News

Coral Springs weighs raising taxes to keep it as 'great place' to live

By:Sun Sentinel - January 11, 2018

Coral Springs would hire more police officers, add park amenities and get more mosquito-killing tablets to ward off Zika.


Helping pay for it all would be the city’s plan to increase taxes and fees for the upcoming year.


The property tax rate is proposed to be increased from $5.09 for every $1,000 of assessed property value to $6.32.


For a house valued at $250,000, after a $50,000 homestead exemption, this means $1,264 in city taxes, an increase from $1,018. For the city, it would mean an extra $14 million in property tax revenue.


“There was a time you pulled in to Coral Springs and you knew right away. ... It was a great place to be,” said Commissioner Larry Vignola. “People want to live in a community they are proud of and want to show their friends, ‘This is where I live.’” He said he’s afraid of “what will happen to the city” if more upkeep isn’t done.


Among the projects on the city’s wish list include hiring paramedics and police detectives, building pickleball courts, purchasing Zika tablets to drop into standing water, and almost half-a-million dollars in median improvements. Also being considered:


— Hiring four police detectives. Cost: $670,000

— Hiring three firefighter/paramedics. $286,000

— Allocating another $201,500 for the Municipal Complex, already budgeted at $38 million. The money is to move from the old City Hall to the new one, and provide increased security.

— Buying mosquito-killing tablets. $30,000

— Adding four pickleball courts. $55,000

— Replacing Aiello Field’s artificial turf. $400,000

— Improving medians. $450,000.


Fees could go up as well: The fire assessment fee could be raised $25, from $155 to $180 for a single?family home.


The proposed increase for multi-family homes, commercial and industrial property has not been determined yet. But there is “no significant change” expected, said Catherine Givens, the budget director.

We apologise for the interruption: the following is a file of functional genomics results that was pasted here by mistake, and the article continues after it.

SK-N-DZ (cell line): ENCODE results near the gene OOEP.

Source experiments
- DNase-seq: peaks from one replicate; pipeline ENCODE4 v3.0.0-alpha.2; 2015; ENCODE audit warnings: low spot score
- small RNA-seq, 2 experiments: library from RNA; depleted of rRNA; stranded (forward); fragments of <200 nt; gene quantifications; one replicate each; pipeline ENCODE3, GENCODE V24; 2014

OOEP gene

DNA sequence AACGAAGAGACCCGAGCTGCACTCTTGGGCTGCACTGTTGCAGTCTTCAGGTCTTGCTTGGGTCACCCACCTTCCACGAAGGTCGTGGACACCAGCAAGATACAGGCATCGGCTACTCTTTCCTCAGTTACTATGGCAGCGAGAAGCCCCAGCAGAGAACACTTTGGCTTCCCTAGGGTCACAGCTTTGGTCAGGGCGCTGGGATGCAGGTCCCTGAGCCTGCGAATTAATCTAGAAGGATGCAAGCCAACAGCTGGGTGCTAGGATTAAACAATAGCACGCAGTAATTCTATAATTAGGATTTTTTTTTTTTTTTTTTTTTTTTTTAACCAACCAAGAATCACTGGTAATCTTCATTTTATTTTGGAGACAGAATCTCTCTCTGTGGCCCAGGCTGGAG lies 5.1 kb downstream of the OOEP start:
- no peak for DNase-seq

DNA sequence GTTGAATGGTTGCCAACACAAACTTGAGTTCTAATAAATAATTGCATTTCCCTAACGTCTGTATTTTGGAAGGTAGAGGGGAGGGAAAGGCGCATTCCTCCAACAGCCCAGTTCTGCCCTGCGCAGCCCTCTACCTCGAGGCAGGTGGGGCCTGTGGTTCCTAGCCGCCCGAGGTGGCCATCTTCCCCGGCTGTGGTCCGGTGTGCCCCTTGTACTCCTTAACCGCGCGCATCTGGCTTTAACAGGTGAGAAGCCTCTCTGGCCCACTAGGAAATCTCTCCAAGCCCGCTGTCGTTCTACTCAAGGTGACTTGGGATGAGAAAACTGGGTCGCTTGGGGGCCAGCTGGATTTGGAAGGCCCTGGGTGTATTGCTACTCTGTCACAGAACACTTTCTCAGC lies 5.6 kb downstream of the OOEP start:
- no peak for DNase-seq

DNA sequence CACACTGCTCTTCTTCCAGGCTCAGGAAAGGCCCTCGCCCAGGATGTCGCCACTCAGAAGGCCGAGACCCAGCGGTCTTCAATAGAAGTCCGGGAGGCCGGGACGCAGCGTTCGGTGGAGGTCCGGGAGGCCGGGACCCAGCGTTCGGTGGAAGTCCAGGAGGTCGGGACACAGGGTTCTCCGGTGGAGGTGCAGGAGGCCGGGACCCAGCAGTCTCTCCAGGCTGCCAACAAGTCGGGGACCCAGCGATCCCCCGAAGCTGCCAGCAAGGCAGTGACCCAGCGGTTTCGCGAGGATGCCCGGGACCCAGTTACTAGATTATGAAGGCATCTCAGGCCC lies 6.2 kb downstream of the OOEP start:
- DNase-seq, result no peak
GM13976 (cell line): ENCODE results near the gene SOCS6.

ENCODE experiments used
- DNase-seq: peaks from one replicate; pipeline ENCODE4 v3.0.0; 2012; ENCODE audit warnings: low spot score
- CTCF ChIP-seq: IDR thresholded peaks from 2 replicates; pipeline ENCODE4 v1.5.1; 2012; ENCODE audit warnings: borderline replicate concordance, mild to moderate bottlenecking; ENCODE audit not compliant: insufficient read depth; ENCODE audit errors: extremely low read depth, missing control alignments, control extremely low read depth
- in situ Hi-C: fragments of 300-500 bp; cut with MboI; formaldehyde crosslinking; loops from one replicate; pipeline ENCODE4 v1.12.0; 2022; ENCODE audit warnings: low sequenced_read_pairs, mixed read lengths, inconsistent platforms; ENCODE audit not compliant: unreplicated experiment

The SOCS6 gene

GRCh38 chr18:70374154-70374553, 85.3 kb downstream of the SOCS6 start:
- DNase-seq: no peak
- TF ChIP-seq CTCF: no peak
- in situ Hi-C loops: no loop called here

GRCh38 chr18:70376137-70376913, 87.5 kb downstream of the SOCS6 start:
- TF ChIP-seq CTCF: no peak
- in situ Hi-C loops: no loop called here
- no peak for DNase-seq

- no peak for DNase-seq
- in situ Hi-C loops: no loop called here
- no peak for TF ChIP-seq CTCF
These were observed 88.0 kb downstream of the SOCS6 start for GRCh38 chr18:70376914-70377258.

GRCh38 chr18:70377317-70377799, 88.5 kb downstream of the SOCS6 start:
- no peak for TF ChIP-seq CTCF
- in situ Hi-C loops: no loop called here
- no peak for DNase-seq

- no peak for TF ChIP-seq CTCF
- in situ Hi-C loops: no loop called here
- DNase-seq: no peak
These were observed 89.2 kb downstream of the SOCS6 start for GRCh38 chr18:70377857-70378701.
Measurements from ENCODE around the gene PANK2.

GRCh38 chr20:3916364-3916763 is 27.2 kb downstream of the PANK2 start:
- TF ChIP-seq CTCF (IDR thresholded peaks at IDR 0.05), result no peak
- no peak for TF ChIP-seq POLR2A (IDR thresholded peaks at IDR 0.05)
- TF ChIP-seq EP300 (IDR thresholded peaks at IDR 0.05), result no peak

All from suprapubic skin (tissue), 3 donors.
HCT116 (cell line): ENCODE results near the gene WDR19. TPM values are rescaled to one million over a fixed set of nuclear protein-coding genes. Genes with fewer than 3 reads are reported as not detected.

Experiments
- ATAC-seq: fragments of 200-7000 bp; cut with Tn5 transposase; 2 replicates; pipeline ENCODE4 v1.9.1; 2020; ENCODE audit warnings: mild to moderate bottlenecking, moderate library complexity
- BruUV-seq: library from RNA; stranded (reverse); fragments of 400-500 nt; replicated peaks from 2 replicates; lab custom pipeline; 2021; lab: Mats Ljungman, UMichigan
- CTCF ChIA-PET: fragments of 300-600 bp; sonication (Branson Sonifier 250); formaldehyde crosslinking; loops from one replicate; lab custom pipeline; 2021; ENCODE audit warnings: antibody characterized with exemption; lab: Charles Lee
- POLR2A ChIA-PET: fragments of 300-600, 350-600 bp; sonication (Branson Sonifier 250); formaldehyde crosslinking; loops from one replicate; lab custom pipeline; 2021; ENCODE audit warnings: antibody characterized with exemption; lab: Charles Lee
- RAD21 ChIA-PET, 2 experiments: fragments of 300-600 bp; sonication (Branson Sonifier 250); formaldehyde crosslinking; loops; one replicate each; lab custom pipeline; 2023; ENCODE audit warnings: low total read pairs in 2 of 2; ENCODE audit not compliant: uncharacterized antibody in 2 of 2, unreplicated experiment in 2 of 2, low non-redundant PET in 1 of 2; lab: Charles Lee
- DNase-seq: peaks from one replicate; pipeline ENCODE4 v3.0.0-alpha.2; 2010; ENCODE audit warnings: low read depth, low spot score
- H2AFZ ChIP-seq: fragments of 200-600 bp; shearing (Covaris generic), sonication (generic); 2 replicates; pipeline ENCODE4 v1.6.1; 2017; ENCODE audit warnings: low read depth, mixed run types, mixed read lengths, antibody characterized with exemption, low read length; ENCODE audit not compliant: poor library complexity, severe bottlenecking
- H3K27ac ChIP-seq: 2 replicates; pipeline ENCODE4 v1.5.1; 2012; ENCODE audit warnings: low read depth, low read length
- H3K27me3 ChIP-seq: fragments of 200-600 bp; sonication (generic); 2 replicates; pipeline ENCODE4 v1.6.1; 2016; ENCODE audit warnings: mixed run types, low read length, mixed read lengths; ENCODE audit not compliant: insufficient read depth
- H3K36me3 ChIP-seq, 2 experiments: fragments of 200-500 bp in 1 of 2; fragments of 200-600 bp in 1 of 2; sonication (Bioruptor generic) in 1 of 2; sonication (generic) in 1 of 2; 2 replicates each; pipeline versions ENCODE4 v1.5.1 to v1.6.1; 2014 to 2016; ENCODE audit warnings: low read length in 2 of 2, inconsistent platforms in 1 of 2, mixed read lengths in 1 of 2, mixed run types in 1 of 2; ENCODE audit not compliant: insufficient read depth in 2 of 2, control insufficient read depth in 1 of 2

The solid waste fee will be raised by $8.25. Single-family homes will pay $248, an increase from $239.75.


Figures for multi-family homes have not been determined yet.


Water rates will increase by $2.24 a month for the average homeowner — an increase of 3.5 percent.


“It absolutely has to be done,” said Vice Mayor Dan Daley. “Some form of increase is going to be necessary.”


He said the Legislature is pushing for an additional homestead exemption — and if that happens, that means less money for the city, which means it needs to raise taxes to make up the difference. He said there is “no fat” in the city left to cut.


Voters likely will be asked if they’d be willing to pay even more. Commissioners are considering a general revenue bond on the March ballot that would have homeowners pay anywhere from $37 to $239 a year.


Mayor Skip Campbell said much of the bond issue could be used on city park improvements, and to replace a city garage where vehicles and equipment are stored, and service is done to vehicles including fire engines.


Reconstruction of a fire station on Ramblewood Drive — built in 1977 - could also be on the bond’s list. The complete project list hasn’t been created yet, but the commission would need to vote whether to have a bond referendum by December.